Principal cells that participate in immune response

This lecture is about the principal cell types and tissues of the immune system. The essence of this lecture is to lay a foundation for a proper understanding of immune responses.

In order to make the concept easier to understand, we shall study the principal cells under three functional cell groups:

  1. Antigen presenting cells
  2. Lymphocytes
  3. Effector cells

Antigen presenting cells

Antigen presenting cells are cells of the immune system that capture, internalize pathogens, and display fragments of antigens derived from the pathogen using class-II MHC proteins. Throughout the body, you will most likely find antigen-presenting cells in the peripheral sites where they stay on alert to capture any pathogen that invades the body.


Antigen-presenting cells (APCs) perform two important roles in immune responses

  1. They present antigens to lymphocytes that can recognize the foreign antigen
  2. They secrete cytokines that co-activate specific lymphocytes, which is very necessary in immune response.

Antigen presenting cells express receptors that enable them to recognize pathogens broadly. When an APC recognizes a pathogen, it ingests and kills the (ingested) pathogen and displays foreign antigens derived from the pathogen on its surface with the help of class II MHC molecules. After displaying the antigen fragments on its MHC-II proteins, the antigen-presenting cells migrate and travel to nearby lymph vessel, which carries the APC to nearby lymph node; cytokines direct and control this migration to lymph node.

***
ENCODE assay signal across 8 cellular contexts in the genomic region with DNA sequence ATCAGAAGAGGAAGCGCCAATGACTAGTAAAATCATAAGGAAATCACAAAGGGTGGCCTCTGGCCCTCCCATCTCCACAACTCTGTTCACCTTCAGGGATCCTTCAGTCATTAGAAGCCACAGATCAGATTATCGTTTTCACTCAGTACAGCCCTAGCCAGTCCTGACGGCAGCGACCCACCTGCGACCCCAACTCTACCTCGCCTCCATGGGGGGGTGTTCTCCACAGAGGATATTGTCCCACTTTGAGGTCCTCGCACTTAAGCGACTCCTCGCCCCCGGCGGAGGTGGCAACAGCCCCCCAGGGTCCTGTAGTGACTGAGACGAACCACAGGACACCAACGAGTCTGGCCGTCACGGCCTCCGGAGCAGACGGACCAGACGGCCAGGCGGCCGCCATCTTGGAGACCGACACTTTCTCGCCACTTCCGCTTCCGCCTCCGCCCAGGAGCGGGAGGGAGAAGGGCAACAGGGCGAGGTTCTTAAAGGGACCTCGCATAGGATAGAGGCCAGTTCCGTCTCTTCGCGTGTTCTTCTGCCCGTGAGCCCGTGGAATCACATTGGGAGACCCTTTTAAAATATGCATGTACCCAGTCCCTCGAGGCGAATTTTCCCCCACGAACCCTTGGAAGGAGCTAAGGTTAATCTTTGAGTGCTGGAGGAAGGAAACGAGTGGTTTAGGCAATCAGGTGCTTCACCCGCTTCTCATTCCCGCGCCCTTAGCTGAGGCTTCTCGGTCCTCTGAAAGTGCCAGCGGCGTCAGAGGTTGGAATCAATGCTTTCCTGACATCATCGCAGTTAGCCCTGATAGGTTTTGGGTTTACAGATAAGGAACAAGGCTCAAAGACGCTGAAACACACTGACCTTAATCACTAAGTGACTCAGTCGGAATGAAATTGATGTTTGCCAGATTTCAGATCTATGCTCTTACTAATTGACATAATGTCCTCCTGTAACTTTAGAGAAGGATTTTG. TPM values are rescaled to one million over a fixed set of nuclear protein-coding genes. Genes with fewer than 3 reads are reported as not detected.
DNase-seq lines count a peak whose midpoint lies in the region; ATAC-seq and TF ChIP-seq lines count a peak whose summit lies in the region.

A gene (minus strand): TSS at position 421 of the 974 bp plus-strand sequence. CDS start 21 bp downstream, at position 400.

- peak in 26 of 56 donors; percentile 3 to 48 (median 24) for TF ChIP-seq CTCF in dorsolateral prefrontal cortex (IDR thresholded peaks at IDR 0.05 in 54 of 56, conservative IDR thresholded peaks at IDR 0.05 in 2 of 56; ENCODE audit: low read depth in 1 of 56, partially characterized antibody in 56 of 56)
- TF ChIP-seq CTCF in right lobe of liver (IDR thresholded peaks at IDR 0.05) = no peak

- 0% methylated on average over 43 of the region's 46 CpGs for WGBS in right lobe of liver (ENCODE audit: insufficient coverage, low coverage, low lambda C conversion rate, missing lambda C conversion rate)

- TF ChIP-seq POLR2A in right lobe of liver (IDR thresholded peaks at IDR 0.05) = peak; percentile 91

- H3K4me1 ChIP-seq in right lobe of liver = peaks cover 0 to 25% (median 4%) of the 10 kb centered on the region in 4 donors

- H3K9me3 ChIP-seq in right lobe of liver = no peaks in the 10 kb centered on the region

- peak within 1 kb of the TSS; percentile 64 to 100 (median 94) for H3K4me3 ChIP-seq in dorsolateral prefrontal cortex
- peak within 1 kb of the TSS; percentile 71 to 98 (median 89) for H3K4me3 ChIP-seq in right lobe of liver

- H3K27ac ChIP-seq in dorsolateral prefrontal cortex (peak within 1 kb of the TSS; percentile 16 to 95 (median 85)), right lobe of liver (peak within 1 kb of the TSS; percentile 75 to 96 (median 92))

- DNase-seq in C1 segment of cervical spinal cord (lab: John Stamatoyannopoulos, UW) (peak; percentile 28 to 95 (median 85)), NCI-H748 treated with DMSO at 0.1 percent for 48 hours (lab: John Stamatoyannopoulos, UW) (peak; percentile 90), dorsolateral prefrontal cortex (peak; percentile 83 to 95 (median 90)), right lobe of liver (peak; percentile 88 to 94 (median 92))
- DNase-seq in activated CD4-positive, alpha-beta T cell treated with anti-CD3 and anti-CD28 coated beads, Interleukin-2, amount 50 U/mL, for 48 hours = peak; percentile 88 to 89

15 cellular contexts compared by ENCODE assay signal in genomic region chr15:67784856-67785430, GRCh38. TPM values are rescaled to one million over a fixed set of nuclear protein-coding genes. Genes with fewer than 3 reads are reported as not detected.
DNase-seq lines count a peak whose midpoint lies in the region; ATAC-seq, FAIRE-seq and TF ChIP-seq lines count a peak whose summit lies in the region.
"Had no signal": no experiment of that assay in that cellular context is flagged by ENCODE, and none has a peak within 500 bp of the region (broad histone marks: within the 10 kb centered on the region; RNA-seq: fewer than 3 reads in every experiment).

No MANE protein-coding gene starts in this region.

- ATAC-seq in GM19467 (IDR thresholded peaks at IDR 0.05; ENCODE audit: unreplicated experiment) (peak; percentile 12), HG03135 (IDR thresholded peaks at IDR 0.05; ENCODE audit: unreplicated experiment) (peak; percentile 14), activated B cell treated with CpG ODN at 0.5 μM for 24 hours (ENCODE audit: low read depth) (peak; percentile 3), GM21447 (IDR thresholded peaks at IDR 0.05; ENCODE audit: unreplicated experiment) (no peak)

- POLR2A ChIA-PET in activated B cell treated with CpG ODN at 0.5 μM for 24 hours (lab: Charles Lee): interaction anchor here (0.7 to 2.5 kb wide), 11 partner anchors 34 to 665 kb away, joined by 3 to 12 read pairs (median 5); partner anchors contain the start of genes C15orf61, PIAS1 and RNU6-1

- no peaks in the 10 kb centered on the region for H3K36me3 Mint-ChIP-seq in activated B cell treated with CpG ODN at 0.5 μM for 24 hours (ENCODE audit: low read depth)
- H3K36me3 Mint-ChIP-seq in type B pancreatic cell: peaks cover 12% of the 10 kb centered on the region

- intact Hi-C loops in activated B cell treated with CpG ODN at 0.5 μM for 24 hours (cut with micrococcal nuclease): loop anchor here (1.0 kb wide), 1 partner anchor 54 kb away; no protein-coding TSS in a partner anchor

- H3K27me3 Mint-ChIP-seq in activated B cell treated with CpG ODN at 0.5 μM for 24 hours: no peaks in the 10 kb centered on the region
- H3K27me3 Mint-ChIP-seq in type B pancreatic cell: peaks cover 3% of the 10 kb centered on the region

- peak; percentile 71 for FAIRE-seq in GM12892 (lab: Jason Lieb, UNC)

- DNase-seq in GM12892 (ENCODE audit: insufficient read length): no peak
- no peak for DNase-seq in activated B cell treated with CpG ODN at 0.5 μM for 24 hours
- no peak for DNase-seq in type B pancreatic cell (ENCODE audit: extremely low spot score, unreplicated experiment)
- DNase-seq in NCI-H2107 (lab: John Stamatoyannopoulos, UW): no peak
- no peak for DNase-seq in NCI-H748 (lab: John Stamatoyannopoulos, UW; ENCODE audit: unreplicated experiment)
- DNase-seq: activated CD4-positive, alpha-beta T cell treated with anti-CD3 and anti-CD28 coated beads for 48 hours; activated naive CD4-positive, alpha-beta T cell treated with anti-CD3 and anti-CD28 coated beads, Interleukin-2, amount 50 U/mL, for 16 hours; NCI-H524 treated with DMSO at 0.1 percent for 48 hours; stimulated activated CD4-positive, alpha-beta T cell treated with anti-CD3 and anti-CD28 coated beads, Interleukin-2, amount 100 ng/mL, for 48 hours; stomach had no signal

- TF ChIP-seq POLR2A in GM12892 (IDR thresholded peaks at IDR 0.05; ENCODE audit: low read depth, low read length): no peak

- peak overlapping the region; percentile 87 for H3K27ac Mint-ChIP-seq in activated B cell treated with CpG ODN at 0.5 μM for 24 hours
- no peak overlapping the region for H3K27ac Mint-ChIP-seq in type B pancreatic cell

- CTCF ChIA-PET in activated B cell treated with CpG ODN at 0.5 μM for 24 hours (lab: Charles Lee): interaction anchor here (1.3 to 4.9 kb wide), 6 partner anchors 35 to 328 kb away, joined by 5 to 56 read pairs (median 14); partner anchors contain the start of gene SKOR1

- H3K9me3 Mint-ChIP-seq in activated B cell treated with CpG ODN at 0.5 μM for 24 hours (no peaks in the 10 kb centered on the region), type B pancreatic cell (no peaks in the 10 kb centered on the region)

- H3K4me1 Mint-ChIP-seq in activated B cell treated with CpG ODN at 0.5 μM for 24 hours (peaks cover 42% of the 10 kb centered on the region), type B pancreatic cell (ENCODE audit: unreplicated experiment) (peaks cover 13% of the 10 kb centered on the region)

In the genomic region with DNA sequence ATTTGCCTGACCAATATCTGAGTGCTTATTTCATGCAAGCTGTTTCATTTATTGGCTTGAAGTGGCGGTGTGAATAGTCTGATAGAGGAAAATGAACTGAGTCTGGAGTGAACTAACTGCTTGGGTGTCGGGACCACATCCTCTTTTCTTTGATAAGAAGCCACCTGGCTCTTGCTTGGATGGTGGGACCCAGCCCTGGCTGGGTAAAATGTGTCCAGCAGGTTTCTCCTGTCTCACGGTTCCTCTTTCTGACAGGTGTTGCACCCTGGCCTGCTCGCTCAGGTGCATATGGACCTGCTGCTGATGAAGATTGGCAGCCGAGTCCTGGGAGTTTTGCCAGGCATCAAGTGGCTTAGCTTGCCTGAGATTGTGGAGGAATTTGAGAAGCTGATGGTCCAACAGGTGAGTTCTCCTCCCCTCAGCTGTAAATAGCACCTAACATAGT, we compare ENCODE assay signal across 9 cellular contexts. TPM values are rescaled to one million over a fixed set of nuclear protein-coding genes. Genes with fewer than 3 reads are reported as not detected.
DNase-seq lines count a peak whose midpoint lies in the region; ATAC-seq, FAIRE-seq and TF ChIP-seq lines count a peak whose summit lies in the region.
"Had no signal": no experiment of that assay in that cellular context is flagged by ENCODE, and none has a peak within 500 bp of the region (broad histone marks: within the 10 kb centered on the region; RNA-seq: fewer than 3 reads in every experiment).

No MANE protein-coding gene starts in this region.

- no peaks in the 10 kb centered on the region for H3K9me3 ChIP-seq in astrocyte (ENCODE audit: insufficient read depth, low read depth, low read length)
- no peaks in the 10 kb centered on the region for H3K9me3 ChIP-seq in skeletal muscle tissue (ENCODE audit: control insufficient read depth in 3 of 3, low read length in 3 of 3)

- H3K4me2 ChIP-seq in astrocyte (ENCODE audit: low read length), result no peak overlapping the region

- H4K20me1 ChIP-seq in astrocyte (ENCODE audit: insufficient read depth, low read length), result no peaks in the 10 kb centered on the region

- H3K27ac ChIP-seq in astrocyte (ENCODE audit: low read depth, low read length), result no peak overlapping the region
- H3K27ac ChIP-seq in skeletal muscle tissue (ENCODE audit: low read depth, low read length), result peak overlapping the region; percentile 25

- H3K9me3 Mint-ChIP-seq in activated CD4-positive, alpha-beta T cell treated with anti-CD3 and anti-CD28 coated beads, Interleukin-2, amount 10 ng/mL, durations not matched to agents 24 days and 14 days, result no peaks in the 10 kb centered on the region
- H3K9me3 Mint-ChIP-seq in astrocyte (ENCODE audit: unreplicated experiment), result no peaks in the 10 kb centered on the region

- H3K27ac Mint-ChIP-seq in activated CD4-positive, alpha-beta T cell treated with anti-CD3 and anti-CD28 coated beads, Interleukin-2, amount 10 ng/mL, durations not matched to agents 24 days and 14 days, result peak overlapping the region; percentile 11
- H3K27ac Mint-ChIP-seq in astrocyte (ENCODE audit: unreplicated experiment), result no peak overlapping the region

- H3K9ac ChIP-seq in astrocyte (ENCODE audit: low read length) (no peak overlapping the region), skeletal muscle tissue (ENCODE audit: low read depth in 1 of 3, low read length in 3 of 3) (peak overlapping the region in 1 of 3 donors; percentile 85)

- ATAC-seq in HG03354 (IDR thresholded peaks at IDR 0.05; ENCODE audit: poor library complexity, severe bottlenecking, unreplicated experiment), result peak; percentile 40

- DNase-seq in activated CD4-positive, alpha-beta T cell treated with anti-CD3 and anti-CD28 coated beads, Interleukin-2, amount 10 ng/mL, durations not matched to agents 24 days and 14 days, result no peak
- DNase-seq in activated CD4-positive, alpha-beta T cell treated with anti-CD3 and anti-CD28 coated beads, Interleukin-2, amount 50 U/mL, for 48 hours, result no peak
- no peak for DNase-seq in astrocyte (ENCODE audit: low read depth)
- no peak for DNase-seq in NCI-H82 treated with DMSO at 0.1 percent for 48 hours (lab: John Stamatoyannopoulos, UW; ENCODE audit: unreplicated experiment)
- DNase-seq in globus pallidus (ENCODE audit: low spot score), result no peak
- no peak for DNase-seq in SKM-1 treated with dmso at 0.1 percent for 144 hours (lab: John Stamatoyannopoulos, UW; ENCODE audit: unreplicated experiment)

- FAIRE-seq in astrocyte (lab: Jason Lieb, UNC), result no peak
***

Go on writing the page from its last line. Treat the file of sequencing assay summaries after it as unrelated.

Once in the lymph node, the APC secretes and releases some other cytokines that will co-activate lymphocytes in the lymph node. Well-known antigen presenting cells are

  1. Dendritic cells,
  2. Macrophages and
  3. B-lymphocytes.


Lymphocytes are at the heart of the acquired immune system; together with antigen-presenting cells, they form the active components of acquired immune system. Lymphocytes, a class of cells that arise from the pleuripotent hematopoietic stem cell in the bone marrow, are relatively small round cells with a centrally placed nucleus that takes up a large portion of the cell leaving a scanty cytoplasm.

Lymphocyte sub-types

Morphologically, all lymphocytes in the body look alike; however, we have three types of lymphocytes with different functional properties and different glycoproteins on their surface membranes.

  1. B-lymphocytes
  2. T-lymphocytes
  3. Natural killer cells

B and T lymphocytes have surface receptors that can recognize a vast array of foreign antigens and are highly specific for each foreign antigen. B-lymphocytes produce antibodies, which mediate humoral immunity. T-lymphocytes mediate cell-mediated immunity.